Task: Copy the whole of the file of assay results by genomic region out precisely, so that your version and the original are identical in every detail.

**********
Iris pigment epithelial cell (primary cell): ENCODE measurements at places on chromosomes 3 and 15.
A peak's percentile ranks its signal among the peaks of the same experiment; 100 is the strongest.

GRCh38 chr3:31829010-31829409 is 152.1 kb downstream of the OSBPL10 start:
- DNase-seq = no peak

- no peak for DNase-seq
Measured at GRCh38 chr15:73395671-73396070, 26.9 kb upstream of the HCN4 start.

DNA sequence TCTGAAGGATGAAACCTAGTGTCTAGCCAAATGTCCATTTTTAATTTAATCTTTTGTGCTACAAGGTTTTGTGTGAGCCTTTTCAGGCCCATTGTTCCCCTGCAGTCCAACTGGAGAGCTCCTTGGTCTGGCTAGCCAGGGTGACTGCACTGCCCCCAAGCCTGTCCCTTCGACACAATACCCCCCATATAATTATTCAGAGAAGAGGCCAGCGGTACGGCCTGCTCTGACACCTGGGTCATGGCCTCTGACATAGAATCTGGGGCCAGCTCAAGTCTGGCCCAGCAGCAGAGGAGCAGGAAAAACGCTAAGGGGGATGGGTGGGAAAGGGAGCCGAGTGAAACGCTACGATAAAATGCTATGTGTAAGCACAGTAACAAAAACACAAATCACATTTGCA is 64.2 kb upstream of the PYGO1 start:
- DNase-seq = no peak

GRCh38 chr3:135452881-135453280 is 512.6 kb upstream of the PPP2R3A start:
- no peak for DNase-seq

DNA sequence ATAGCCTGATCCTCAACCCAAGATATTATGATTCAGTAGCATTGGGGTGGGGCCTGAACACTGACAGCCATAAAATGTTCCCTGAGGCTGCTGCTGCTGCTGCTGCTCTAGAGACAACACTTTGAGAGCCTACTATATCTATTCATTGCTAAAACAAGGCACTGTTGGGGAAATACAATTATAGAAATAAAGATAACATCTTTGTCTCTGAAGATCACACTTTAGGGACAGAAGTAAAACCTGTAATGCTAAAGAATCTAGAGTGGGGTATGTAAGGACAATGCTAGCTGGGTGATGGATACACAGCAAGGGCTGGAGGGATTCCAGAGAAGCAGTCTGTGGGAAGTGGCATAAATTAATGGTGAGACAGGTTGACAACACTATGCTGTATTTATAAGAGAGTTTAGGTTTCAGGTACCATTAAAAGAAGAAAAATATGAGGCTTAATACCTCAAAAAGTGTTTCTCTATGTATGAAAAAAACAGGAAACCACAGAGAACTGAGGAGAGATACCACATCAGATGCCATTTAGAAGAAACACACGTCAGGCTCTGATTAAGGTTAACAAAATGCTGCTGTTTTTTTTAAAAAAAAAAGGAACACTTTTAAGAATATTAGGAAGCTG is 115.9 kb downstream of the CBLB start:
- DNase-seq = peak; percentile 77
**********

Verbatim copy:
Iris pigment epithelial cell (primary cell): ENCODE measurements at places on chromosomes 3 and 15.
A peak's percentile ranks its signal among the peaks of the same experiment; 100 is the strongest.

GRCh38 chr3:31829010-31829409 is 152.1 kb downstream of the OSBPL10 start:
- DNase-seq = no peak

- no peak for DNase-seq
Measured at GRCh38 chr15:73395671-73396070, 26.9 kb upstream of the HCN4 start.

DNA sequence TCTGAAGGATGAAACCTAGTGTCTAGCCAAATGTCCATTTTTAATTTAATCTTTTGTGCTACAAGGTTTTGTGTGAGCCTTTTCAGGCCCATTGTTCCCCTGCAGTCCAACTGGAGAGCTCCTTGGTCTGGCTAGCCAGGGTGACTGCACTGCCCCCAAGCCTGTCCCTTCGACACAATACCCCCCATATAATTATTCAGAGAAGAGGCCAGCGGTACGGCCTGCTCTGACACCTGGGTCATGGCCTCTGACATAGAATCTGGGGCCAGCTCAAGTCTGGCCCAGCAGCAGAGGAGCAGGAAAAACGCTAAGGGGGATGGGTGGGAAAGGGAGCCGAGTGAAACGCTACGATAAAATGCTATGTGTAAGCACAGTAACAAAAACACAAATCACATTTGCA is 64.2 kb upstream of the PYGO1 start:
- DNase-seq = no peak

GRCh38 chr3:135452881-135453280 is 512.6 kb upstream of the PPP2R3A start:
- no peak for DNase-seq

DNA sequence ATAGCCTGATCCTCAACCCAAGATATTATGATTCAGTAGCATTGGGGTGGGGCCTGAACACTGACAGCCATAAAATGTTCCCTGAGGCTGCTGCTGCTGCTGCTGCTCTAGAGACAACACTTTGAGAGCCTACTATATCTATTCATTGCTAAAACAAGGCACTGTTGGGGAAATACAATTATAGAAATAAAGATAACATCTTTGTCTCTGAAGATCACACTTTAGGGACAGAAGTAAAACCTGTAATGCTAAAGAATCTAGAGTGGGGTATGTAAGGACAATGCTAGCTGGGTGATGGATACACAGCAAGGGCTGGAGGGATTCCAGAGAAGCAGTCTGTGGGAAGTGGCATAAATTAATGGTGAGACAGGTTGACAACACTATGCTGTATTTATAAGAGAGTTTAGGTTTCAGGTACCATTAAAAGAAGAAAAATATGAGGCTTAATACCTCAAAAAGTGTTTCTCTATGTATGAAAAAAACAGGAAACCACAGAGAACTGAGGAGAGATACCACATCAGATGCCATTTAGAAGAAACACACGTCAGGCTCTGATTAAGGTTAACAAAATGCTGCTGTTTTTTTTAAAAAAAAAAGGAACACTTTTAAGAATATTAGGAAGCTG is 115.9 kb downstream of the CBLB start:
- DNase-seq = peak; percentile 77